Manager stated that he did not bring the idea of the incentive plan to his Immediate Supervisor's attention because "I thought I could handle it.  I thought it was going to be a trial period and I wanted to see how it would work."  Interview of Manager, [date].  Later in his interview, he stated:

 

Well, originally it was to be for three weeks and then it got extended and then it got extended and then it kind of snowballed and it just kept going.

 

I agonized over it.  I was trying to figure out a way to get back the way we were supposed to be set up but the results were outstanding and I was trying to get results.  Id.

Also in his interview Manager admitted that ". . .to be perfectly frank, I didn't think about getting [Immediate Supervisor's] blessing on it or anything.  I was just trying to take care of business in-house and do what we had to do.  I failed to consult my superiors on it."  Id.

 

Had Manager inquired of his superiors, he would have been informed that the last significant change to the Facility work requirements resulted in the Work Guidelines.  Also, he would have learned that the affected employees, the Facility manager at the time, Immediate Supervisor and the Division Chief had negotiated the Work Guidelines. 

             

As the incentive plan took hold, morale improved as shown by the lower number of down loads claimed during the 5-month period.  Also, the average net tons per truckload increased, thereby increasing the total amount of rubbish hauled from Facility.  Unfortunately, when the plan was stopped, down loads climbed above and refuse tonnage removed fell below pre-incentive plan levels.  Several months after the incentive plan was stopped, Immediate Supervisor created a cost-benefit analysis which calculated that the cost of paying the excess overtime for the operators and drivers was most likely offset by the increased amount of refuse removed from Facility during the 5-month time frame.

 

              From [date] through [date], Manager personally approved overtime for truck drivers and equipment operators employed at Facility knowing the overtime was in excess of the overtime allowed under the Work Guidelines.  As a result, 13 truck drivers and equipment operators at Facility received approximately 2,472 overtime hours in excess of that permitted under the Work Guidelines.  The excess overtime hours resulted in approximately $57,393 being paid to the truck drivers and equipment operators that would not have been paid had the Work Guidelines been followed.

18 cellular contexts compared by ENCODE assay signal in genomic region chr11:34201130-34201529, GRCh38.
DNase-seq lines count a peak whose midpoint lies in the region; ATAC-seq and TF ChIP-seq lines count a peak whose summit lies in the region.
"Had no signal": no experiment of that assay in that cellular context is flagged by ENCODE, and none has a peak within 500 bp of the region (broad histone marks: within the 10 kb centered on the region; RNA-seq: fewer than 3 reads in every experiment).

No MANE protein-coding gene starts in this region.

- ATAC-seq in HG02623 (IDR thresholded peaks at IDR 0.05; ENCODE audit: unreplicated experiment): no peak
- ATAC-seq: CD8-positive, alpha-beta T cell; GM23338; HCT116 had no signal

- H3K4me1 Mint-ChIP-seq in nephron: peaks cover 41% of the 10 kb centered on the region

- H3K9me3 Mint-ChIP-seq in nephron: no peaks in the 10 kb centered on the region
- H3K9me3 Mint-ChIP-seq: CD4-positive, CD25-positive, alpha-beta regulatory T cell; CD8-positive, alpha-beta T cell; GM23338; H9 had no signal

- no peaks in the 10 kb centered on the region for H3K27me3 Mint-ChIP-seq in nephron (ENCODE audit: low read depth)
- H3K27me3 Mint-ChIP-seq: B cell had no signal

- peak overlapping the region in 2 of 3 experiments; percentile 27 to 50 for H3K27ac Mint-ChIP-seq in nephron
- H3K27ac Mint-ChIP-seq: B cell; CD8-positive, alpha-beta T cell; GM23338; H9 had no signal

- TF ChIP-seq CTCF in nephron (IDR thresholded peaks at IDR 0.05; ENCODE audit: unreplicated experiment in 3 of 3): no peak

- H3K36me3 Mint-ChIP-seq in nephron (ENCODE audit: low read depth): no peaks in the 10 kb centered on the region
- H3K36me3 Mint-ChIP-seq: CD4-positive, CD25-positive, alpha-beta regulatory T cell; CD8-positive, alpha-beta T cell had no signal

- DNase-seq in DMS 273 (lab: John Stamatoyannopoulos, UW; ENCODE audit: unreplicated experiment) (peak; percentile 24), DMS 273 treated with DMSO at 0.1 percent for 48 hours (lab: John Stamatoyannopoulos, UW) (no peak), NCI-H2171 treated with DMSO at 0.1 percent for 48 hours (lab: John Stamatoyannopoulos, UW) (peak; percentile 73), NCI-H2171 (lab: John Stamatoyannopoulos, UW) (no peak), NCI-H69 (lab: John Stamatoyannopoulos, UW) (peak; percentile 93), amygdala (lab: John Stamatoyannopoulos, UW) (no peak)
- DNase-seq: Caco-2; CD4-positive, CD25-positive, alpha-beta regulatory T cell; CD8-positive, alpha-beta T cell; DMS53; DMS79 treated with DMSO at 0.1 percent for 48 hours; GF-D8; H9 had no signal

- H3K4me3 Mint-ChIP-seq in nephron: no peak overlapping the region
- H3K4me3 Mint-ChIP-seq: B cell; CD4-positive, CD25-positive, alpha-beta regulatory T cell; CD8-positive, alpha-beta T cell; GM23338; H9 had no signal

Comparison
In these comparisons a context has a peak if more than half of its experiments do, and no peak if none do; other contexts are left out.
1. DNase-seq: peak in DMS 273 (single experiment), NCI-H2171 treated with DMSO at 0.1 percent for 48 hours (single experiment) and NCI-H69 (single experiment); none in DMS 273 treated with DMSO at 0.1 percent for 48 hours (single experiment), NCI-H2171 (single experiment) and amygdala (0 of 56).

The Division Chief informed Commission staff that the reduction in workload described above was not approved, authorized or ratified by the department or any of its officers or employees with power to approve, authorize or ratify such a plan.  In his [date] reprimand letter to Manager, the Chief explained:

 

As [position title], you were responsible for the overall production of the facility.  This entailed overseeing operations and periodically implementing changes in operations, adjustments to work schedules, revisions of duties and other necessary changes to attain and maintain optimum efficiency.  Such changes, however, require prior review and approval by your supervisor, especially if there is a cost implication such as increased overtime, or a work practice adjustment that may require union consultation.  Your unauthorized action could have been avoided if you had fully communicated your intentions with (sic) your supervisor before effecting the change.

            The official position description for Manager's position corroborates the Chief's conclusions that Manager did not have authority to introduce the incentive plan.  The position description states that Manager, "[w]ith the approval of his supervisor, implements changes in operations, shifts in schedules, revisions in duties and other necessary changes to attain and maintain optimum efficiency."  (Emphasis added.)

 

There are other unusual circumstances in this case.  First, Manager's superiors were unaware of the increased overtime plan for 5 months at least in part because Manager failed to bring it to their attention.  In his interview, Immediate Supervisor said he first learned of the plan on [date] when he followed up on the Commission's inquiry about overtime practices.  On that date, he asked Manager about any overtime increase and was informed about the incentive plan.  Immediate Supervisor ordered the plan terminated immediately.  Neither Manager nor Immediate Supervisor mentioned the incentive plan during their first interview with Commission staff on [date].  They only referred to overtime as it was allowed under the Work Guidelines.

 

Second, Manager was the supervisor responsible for placing the overtime data into the city's computerized payroll system.  He approved the overtime and then his subordinate, [position title], logged the approved overtime into the payroll system.  As a result, the incentive plan was implemented through a system where excess overtime did not trigger a review by Manager's superiors.  Without the request in this case, it is unknown how long the overtime incentive would have gone undetected.

 

Third, the incentive plan resulted in a [action] filed by the operators and drivers claiming that they are permanently entitled to the reduced workday/increased overtime.